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Nano's Big Bang: Transforming Engineering Education And Outreach

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2005 Annual Conference


Portland, Oregon

Publication Date

June 12, 2005

Start Date

June 12, 2005

End Date

June 15, 2005



Conference Session

Emerging Trends in Engineering Education Poster Session

Page Count


Page Numbers

10.955.1 - 10.955.19



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Paper Authors

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Carol Lynn Alpert

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Jacqueline Isaacs

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NOTE: The first page of text has been automatically extracted and included below in lieu of an abstract

Nano's Big Bang: Transforming Engineering Education and Outreach

C. L. Alpert, J. A. Isaacs,* C. M. F. Barry,# G. P. Miller,§ A. A. Busnaina*

Museum of Science, Boston / *Northeastern University / # University of Massachusetts Lowell / §University of New Hampshire


The rapid emergence of nanoscale science and engineering as a focal point for a broad range of government and privately-sponsored basic research activities – intended to catalyze breakthrough technologies and commercially-successful advances in medicine, computing, materials, manufacturing and defense– is having a correspondingly influential impact on the design of engineering education and outreach programs aimed at university, K-12, and public audiences. This paper examines the nature of this influence as well as the opportunities and challenges it presents to education and outreach professionals, in light of current trends in STEM education. The authors are involved in a collaborative effort to devise strategies to tackle some of these challenges through the design and development of the education and outreach aspects of the Center for High-Rate Nanomanufacturing (CHN), an NSF-sponsored Nanoscale Science and Engineering Center (NSEC). Close collaboration among CHN’s science, engineering and societal implications researchers, university and K-12 educators, and science museum public engagement specialists, is expected to lead to new models for integrating research, education, outreach, and public engagement within the context of the National Nanotechnology Initiative.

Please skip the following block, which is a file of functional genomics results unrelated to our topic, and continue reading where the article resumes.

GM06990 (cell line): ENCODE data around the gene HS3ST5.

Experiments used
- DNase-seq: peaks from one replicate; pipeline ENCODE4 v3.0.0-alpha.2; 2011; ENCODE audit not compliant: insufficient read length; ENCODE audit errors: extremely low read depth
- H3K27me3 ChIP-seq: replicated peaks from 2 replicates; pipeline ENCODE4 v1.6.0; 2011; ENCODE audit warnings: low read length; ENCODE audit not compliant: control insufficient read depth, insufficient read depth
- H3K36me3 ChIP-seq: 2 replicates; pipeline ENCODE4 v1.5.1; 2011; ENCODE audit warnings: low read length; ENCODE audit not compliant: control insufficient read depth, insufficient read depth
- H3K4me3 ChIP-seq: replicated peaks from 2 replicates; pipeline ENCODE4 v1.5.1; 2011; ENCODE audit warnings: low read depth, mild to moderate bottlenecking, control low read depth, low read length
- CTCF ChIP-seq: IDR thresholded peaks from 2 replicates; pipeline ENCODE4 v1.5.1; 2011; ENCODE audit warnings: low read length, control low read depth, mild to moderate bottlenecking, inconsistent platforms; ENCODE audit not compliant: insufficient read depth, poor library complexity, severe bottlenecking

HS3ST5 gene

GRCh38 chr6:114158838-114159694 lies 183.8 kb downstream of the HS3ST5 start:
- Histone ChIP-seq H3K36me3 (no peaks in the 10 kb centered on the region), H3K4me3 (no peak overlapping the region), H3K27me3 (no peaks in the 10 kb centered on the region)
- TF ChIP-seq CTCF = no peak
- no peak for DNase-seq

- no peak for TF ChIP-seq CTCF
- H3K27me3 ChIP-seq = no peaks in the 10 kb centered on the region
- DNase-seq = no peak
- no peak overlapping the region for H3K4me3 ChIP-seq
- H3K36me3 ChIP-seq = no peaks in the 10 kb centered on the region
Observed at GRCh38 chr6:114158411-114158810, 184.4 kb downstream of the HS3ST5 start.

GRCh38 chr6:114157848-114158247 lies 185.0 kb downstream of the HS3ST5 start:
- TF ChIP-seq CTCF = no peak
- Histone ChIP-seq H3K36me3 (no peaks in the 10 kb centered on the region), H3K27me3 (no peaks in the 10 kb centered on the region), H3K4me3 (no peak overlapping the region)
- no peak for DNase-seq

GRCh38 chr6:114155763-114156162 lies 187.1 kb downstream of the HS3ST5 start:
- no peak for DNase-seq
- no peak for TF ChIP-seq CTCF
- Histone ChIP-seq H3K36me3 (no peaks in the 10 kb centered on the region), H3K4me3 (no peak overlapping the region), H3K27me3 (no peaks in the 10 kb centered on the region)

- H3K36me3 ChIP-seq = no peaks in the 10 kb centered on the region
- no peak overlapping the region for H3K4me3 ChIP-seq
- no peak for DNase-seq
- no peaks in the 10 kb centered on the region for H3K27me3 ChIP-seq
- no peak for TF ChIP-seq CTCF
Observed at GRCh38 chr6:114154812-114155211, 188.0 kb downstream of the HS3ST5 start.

Introduction: Nanotechnology Now

“The future ain’t what it used to be…” - Yogi Berra

It is becoming increasingly likely that a few decades from now we will be living in a world fundamentally transformed by nanotechnology. At stake for humanity are potential breakthroughs in energy production and storage, medicine and biotechnology, computing, communications, transportation, housing, environmental protection, and defense. Maintaining a leadership position in global technology R&D is also of critical importance to the U.S. economy. A race is on to patent and exploit key techniques and processes that will ensure healthy participation in the coming worldwide nanotech economy, which is estimated to approach $1 trillion within the decade.1

The interdisciplinary nature of this oft-characterized2 “21st century industrial revolution” will likely inspire as well as require new developments in the way science and engineering are taught nationwide. Government and industry leaders are already expressing concern about filling the pipeline with next generation nano researchers, engineers, technicians, and commercial product developers. Efforts to reform and advance engineering education have taken on new urgency

“Proceedings of the 2005 American Society for Engineering Education Annual Conference & Exposition Copyright ©2005, American Society for Engineering Education”

Alpert, C. L., & Isaacs, J. (2005, June), Nano's Big Bang: Transforming Engineering Education And Outreach Paper presented at 2005 Annual Conference, Portland, Oregon. 10.18260/1-2--14617

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